With Election Day a little over a month away, Toledo Public Schools’ levy campaign gained a boost through a string of endorsements. Three large nonprofit organizations lent their weight to the school district’s cause Friday, two days after the business community voted to endorse TPS’ levy request.
The United Way of Greater Toledo, the YMCA and JCC of Greater Toledo, and the Boys and Girls Clubs of Toledo jointly announced their endorsements of a 4.9-mill new-money levy on the Nov. 6 ballot for TPS. On Wednesday, the Toledo Regional Chamber of Commerce’s Board of Trustees voted to endorse the levy.
TPS Superintendent Jerome Pecko thanked the groups for their support and said their partnerships have been vital for the district.
“Without them, we wouldn’t be where we are today,” he said.
The three nonprofit groups are partners with the school district in an array of programs and lauded recent changes in TPS that have increased transparency, the district’s efforts to reduce its budget, and a transformation plan begun last year.
“We've seen Toledo Public Schools make excellent progress in the past few years,” said Larry Friedman, a member of United Way’s board of trustees.
The United Way has worked with TPS on a variety of initiatives, perhaps most prominently the schools-as- community-hubs program at four TPS buildings. Funded mostly by the United Way, the hubs bring in a variety of agencies and offerings not just for students but also for the neighborhoods that surround them.
The Boys and Girls Clubs are deeply intertwined with TPS; two clubs are housed at elementary schools, with a third location planned, in East Toledo. And the YMCA has delivered thousands of free meals to students, along with offering free summer programming at TPS buildings.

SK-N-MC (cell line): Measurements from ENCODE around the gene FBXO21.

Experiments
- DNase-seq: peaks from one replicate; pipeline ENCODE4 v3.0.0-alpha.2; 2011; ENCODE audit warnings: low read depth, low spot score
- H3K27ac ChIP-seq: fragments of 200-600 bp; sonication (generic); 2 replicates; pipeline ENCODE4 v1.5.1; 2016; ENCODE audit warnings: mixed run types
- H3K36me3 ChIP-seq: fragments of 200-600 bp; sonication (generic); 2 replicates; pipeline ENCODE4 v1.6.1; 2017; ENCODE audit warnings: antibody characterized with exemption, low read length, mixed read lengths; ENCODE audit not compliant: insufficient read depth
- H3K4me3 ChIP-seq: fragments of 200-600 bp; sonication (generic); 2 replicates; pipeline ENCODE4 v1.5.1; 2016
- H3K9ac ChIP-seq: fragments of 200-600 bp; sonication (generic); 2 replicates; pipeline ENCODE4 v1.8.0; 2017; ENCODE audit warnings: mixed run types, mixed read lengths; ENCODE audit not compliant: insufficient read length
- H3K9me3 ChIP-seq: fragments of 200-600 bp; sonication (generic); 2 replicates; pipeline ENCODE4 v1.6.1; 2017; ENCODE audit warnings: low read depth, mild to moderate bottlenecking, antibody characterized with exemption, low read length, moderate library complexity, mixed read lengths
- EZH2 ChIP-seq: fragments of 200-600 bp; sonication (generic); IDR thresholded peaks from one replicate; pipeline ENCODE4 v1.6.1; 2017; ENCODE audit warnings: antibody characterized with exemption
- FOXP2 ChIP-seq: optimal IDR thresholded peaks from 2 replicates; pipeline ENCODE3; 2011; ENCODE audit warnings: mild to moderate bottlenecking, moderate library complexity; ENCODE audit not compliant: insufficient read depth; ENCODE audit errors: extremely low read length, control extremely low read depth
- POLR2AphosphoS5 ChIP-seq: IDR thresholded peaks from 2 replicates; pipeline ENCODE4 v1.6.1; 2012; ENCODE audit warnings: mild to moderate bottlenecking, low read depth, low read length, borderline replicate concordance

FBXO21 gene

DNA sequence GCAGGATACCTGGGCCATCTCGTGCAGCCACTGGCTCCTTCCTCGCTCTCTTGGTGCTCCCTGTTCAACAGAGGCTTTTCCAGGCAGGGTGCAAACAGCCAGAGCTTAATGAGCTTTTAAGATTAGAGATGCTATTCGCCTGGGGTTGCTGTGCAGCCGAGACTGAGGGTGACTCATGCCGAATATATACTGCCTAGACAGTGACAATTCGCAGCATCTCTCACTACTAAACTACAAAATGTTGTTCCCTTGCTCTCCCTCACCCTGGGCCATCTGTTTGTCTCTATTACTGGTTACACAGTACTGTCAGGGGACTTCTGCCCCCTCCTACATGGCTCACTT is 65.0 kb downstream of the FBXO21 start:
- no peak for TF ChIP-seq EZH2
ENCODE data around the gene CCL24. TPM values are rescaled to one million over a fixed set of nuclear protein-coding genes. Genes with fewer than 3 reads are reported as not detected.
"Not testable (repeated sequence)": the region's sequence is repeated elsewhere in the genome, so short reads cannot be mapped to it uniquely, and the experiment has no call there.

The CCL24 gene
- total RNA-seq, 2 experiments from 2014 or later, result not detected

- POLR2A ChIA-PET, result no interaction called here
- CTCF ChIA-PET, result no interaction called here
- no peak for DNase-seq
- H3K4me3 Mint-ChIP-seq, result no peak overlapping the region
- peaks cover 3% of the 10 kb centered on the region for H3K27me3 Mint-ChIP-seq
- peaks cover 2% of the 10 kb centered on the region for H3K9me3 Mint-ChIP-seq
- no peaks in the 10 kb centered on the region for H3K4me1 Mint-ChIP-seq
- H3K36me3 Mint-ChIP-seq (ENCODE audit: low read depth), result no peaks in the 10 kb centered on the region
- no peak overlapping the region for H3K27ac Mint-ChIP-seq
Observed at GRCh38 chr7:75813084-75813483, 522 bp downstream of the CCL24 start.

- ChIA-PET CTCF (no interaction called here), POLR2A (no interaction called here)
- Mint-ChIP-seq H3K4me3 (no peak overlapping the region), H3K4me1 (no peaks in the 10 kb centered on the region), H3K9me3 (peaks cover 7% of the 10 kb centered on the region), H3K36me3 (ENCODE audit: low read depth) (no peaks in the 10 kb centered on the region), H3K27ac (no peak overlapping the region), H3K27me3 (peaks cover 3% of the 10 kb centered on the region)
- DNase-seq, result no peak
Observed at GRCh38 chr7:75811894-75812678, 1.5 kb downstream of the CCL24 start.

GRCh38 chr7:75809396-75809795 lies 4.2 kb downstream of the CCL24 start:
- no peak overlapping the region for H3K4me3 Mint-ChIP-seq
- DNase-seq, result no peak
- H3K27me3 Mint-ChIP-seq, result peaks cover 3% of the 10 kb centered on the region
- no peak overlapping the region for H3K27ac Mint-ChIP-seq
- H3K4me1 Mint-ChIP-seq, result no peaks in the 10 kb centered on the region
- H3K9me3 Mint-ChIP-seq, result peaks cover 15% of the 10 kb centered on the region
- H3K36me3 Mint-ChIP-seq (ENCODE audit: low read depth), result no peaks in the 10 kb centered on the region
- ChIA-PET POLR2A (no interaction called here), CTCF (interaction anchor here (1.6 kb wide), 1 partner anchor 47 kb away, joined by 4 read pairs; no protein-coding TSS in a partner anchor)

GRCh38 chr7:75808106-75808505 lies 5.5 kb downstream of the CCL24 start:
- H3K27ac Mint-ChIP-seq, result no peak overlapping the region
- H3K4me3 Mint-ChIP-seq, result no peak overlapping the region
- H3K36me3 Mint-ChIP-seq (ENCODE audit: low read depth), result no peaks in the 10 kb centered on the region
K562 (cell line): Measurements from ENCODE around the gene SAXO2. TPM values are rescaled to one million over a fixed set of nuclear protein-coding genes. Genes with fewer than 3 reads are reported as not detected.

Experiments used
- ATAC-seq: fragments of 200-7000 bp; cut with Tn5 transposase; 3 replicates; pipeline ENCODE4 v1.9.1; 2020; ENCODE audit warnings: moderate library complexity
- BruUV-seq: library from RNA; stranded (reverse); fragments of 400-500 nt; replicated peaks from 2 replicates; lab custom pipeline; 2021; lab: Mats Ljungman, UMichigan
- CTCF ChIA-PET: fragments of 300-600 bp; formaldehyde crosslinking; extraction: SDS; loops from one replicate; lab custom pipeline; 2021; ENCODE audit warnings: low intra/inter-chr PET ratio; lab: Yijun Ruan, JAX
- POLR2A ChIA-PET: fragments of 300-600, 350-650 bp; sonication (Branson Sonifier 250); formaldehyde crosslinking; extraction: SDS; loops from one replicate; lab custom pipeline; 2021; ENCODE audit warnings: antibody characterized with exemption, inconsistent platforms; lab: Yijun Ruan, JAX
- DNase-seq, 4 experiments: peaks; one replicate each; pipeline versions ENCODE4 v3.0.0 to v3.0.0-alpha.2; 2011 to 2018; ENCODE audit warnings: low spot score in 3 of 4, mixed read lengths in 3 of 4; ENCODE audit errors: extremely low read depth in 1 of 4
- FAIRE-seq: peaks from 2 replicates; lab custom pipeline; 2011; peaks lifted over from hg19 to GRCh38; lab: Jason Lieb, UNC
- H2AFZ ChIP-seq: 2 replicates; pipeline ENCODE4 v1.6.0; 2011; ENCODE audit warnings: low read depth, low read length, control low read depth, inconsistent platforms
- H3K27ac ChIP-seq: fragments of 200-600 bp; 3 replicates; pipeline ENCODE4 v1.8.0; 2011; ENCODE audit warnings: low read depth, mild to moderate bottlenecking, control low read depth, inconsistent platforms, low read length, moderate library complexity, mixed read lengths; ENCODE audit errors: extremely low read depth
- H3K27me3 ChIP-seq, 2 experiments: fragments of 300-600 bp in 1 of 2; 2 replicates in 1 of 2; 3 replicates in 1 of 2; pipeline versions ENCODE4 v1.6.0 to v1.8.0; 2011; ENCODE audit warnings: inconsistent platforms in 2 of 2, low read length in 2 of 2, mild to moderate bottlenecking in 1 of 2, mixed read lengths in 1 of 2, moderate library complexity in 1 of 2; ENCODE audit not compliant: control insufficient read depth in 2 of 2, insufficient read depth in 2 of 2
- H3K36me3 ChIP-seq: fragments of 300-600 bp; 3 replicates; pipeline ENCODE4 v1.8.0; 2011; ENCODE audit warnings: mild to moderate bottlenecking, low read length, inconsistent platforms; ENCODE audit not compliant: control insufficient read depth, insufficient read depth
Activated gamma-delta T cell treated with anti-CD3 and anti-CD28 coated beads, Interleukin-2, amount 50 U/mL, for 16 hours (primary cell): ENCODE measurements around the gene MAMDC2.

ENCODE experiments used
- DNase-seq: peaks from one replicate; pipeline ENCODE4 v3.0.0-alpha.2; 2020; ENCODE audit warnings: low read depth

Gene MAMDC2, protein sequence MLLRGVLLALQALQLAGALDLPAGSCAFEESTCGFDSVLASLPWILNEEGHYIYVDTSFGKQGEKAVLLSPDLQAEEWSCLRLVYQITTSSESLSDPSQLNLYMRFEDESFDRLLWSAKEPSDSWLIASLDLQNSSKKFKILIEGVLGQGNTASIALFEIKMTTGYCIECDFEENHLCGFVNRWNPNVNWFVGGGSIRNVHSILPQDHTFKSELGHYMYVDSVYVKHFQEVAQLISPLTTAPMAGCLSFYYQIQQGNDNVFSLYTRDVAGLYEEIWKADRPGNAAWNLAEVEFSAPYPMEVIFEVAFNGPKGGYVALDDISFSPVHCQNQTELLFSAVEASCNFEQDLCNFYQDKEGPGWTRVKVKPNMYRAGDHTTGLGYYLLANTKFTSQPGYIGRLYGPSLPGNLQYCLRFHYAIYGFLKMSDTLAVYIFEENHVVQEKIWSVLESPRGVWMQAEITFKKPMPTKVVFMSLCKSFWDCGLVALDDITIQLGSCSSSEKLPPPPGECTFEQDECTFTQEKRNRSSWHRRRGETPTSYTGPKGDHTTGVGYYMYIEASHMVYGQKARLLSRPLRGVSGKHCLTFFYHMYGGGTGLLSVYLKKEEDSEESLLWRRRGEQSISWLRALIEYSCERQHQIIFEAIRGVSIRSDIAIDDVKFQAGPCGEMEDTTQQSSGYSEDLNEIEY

“Our kids are our future leaders,” said David Wehrmeister, executive director of the Boys and Girls Clubs of Toledo, “and they deserve our support.”
TPS originally planned to seek a 6.9-mill levy but reduced its request by a third after better-than-expected budget results. The Toledo Board of Education also changed its request from a permanent levy to one that would expire in 10 years.
The 4.9-mill levy would generate $13.3 million annually and would cost the owner of a $100,000 house $150.06 annually.
The endorsements joined ones offered Wednesday by the chamber and its small business division. The chamber also voted to endorse levy requests by the Mental Health and Recovery Services Board, Lucas County Children Services, and the Imagination Station.
Not endorsed by the chamber were levy requests for the Metroparks of the Toledo Area, the Toledo-Lucas County Public Library, and Toledo’s parks and recreation facilities.
Christine Bailey, communications manager for the chamber, said that votes against endorsement weren’t votes of opposition. Instead, with so many levies on the ballot, the chamber’s board had to prioritize.
“Everyone values each one of these assets to the region,” Ms. Bailey said, “but at the end of the day, I think they had to make some hard choices.”
Campaigns not endorsed by the chamber expressed disappointment, but pointed to other endorsements their causes have received. Each said it hopes to garner support from the myriad residents who benefit from their offerings.
Dennis Johnson, president of the library board of trustees, said it appeared from the chamber’s endorsement choices that the chamber viewed the library as a nonessential service.
“The services we provide are extremely needed in our community,” he said.
The Metroparks levy campaign kicked off Friday, and the chamber’s choice wouldn’t slow down the effort, spokesman Scott Carpenter said.
“We respect the position they are in,” he said of the chamber. “We disagree with them, of course.”
Councilman Lindsay Webb, who helped spearhead the push to get a parks-and-recreation levy on the ballot, said the campaigns not endorsed by the chamber were the very ones that would help support quality of life in Toledo, support economic development, and ultimately, businesses within the chamber.
“I don't think any Toledoan can deny there’s a huge disparity in what is offered in our community and what is offered in the suburban communities,” Ms. Webb said.
Contact Nolan Rosenkrans at: firstname.lastname@example.org or 419-724-6086.